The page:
We Can’t Fix Our Labor Market Without Ensuring Reproductive Rights

Published may. 11, 2022

Last week we learned about the leaked U.S. Supreme Court draft opinion to overturn Roe v. Wade, a sign the Court will likely make women’s legal access to abortion a state-by-state decision. As a woman, a mother, and a Catholic, I know how deeply personal these issues can be for so many.

While sentiment on this issue exposes deep divides in our country, it also highlights a great rift in our labor market: the lack of access that women in the workforce have to safe and reliable health care, including abortion. For many women, particularly women working in low-wage jobs and women of color, this access can mean the difference between economic insecurity and economic advancement. As advocates for equitable economic advancement for all, we support employers who are taking steps to ensure their employees have access to reproductive health care, including abortion, and we encourage other employers to do so.

As a woman, a mother, and a Catholic, I know how deeply personal these issues can be for so many.

Maria Flynn, President and CEO, JFF

Jobs for the Future (JFF) is equally committed to supporting our employees in accessing the resources they need to succeed. As our employee base grows geographically, we want to ensure that everyone at JFF has access to safe and reliable health care and reproductive services. As a result, we are expanding our benefits to enable care for those who seek it, including designing a solution to reimburse employees for travel expenses associated with health care services. We will ensure that any use of this benefit guarantees privacy and safety.

JFF’s benefit will include:

  • Reimbursement covering up to $4,000 per year when employees and their dependents are forced to travel more than 100 miles for health services, including reproductive care such as abortions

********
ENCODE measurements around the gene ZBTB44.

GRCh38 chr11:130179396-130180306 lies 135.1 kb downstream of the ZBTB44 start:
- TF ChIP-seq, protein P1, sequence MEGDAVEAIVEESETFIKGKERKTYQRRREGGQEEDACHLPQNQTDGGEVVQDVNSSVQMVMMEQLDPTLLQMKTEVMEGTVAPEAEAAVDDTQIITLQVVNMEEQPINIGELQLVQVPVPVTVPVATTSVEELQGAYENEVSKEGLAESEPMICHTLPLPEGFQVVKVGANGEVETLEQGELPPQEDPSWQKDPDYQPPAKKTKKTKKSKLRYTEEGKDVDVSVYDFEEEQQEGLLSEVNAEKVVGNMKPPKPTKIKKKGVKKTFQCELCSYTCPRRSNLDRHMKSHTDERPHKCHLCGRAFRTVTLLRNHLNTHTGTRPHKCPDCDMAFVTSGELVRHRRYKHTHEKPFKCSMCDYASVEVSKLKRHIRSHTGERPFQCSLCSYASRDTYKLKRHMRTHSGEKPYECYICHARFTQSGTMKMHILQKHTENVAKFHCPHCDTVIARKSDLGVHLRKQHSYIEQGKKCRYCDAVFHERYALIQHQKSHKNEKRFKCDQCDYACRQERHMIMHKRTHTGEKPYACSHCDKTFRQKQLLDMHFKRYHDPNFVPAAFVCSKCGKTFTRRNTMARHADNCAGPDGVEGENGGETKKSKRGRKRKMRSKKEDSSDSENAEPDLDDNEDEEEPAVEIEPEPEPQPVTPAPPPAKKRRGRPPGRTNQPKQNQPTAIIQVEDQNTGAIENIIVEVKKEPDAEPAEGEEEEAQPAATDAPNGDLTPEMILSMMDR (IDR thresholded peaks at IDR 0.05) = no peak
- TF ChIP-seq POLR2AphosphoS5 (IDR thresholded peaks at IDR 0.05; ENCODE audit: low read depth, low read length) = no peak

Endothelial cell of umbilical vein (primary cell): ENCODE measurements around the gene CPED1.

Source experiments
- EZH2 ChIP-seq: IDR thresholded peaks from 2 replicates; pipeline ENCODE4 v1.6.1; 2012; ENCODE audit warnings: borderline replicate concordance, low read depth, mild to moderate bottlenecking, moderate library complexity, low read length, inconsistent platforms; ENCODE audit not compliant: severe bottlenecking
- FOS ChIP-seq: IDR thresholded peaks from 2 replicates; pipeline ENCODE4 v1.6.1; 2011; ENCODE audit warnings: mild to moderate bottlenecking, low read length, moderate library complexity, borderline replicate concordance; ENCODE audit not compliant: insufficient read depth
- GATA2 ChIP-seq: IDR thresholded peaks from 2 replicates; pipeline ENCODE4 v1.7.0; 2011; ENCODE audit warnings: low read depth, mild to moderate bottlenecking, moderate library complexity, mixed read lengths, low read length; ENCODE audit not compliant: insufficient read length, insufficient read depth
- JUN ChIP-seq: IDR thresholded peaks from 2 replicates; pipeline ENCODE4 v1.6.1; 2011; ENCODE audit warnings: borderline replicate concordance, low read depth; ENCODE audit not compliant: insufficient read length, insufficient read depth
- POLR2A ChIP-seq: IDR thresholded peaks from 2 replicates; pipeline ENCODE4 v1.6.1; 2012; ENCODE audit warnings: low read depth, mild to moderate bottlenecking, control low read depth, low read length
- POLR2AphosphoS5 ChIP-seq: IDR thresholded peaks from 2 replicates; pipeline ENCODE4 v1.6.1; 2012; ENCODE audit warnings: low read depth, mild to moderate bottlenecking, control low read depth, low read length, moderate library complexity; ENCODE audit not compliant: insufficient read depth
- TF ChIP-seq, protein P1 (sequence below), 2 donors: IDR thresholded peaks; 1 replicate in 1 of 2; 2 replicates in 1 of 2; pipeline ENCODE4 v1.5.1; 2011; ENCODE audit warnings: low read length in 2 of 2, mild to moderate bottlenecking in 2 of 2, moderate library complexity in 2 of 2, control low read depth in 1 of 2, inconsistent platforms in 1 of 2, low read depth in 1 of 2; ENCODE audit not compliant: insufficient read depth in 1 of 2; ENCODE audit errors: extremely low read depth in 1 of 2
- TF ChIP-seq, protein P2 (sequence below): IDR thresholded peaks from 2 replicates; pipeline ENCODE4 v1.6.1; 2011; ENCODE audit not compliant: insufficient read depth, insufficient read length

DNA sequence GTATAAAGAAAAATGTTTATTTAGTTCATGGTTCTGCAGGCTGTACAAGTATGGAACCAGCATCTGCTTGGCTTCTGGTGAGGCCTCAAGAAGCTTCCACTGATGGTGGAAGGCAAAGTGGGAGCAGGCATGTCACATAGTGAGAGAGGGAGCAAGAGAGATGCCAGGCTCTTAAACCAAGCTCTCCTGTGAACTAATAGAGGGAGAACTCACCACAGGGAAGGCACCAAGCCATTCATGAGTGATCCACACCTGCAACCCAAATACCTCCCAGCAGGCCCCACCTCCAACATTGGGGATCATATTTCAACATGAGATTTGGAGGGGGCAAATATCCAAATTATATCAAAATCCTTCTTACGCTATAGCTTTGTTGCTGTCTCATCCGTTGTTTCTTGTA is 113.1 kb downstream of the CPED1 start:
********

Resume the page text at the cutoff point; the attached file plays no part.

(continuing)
• Reimbursement can be applied to transportation, lodging, and other travel-related expenses incurred when accessing these health services

We are committed to equity and supporting the rights of women and other people across the gender spectrum, no matter where they reside. This new policy complements our inclusive parental leave policy, implemented in 2020, that provides paid leave of 14 weeks for all JFF employees.

Multiple surveys of women who have had abortions cite socioeconomic concerns as one of the primary factors leading to the decision. In one study of nearly 1,000 women, 40 percent who sought abortions cited financial reasons as a factor in their decision, according to a recent Quartz at Work report. “And because many women’s ability to prioritize financial stability and pursue careers is indelibly tied up with their having a choice about when and whether to have children, abortion access has a direct impact on their role in the workplace,” the report states. “In places where abortion access is restricted, the time and money involved in crossing state lines for medical services may make getting an abortion next to impossible.”

For many women, particularly women working in low-wage jobs and women of color, this access can mean the difference between economic insecurity and economic advancement.

And as is true with most socioeconomic issues in our country, the impact on Black communities would be disproportionately harsh due to structural barriers, including inadequate health care and insurance coverage, that contribute to unplanned pregnancies. Black women receive about a third of all abortions in the United States, according to the U.S. Centers for Disease Control and Prevention.

At JFF, our mission is to achieve equitable economic advancement for all.

We consistently urge policymakers, institutions, and corporations to consider the impact our systems have on helping or hindering access to economic advancement for learners and workers. For many women, access to health care and child care services weighs heavily on their ability to advance in the workplace. Regardless of the upcoming Supreme Court decision, we will continue to encourage those in a position to effect systems change to consider all barriers to achieving these goals.

Like we have before, we are witnessing a moment in the history of our country that will find many of us on different sides of the debate. During these moments of tension and division, I want to encourage us to find common ground. It’s essential to acknowledge that while we may not all agree on every issue, there are certain causes that bind us together. At JFF, that cause is our mission, and we strive to live up to that mission together.